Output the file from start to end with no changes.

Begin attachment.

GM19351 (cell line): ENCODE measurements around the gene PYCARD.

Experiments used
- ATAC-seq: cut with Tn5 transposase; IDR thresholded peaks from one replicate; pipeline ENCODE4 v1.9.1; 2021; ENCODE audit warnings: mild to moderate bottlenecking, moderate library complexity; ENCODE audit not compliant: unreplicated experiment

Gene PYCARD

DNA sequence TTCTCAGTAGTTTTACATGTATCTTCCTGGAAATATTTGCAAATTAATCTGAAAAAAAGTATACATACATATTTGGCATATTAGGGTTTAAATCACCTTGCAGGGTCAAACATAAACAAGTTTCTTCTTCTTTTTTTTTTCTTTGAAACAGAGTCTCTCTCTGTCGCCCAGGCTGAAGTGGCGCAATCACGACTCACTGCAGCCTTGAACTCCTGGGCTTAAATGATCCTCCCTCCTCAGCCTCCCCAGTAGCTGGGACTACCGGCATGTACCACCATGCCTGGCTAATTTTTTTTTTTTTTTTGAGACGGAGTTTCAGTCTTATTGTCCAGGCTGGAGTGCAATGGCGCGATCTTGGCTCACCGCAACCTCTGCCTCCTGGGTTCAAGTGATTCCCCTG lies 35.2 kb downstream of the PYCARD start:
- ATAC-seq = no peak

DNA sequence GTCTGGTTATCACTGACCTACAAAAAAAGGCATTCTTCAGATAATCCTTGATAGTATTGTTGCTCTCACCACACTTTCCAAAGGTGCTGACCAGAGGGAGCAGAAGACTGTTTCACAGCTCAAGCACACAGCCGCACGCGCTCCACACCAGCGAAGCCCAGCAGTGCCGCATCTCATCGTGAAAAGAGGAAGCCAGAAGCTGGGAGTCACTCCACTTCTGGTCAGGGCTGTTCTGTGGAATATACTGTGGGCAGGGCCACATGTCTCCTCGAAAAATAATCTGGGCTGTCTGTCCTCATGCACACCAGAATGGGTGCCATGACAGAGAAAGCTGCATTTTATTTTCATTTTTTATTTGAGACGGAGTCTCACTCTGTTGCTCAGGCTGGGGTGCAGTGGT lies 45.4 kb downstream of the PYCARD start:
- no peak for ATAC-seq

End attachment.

GM19351 (cell line): ENCODE measurements around the gene PYCARD.

Experiments used
- ATAC-seq: cut with Tn5 transposase; IDR thresholded peaks from one replicate; pipeline ENCODE4 v1.9.1; 2021; ENCODE audit warnings: mild to moderate bottlenecking, moderate library complexity; ENCODE audit not compliant: unreplicated experiment

Gene PYCARD

DNA sequence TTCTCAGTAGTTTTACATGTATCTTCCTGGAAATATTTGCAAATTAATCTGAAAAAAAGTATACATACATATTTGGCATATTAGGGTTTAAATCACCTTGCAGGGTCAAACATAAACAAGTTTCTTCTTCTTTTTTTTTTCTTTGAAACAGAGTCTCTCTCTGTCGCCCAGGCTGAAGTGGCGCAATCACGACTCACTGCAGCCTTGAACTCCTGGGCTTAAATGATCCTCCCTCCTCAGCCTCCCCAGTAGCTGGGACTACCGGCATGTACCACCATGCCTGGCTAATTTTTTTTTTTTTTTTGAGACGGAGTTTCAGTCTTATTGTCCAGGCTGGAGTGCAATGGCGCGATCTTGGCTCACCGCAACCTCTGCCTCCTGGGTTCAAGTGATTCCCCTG lies 35.2 kb downstream of the PYCARD start:
- ATAC-seq = no peak

DNA sequence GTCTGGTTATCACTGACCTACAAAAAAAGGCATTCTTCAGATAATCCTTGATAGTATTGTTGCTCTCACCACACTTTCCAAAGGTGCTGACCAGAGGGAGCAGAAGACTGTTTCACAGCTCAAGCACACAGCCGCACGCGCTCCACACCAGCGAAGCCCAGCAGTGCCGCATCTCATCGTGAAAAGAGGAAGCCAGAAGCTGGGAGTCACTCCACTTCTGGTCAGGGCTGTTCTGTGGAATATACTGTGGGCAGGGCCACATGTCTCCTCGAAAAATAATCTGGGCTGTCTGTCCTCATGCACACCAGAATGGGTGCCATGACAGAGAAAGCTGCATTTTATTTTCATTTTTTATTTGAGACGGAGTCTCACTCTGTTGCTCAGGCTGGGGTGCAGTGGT lies 45.4 kb downstream of the PYCARD start:
- no peak for ATAC-seq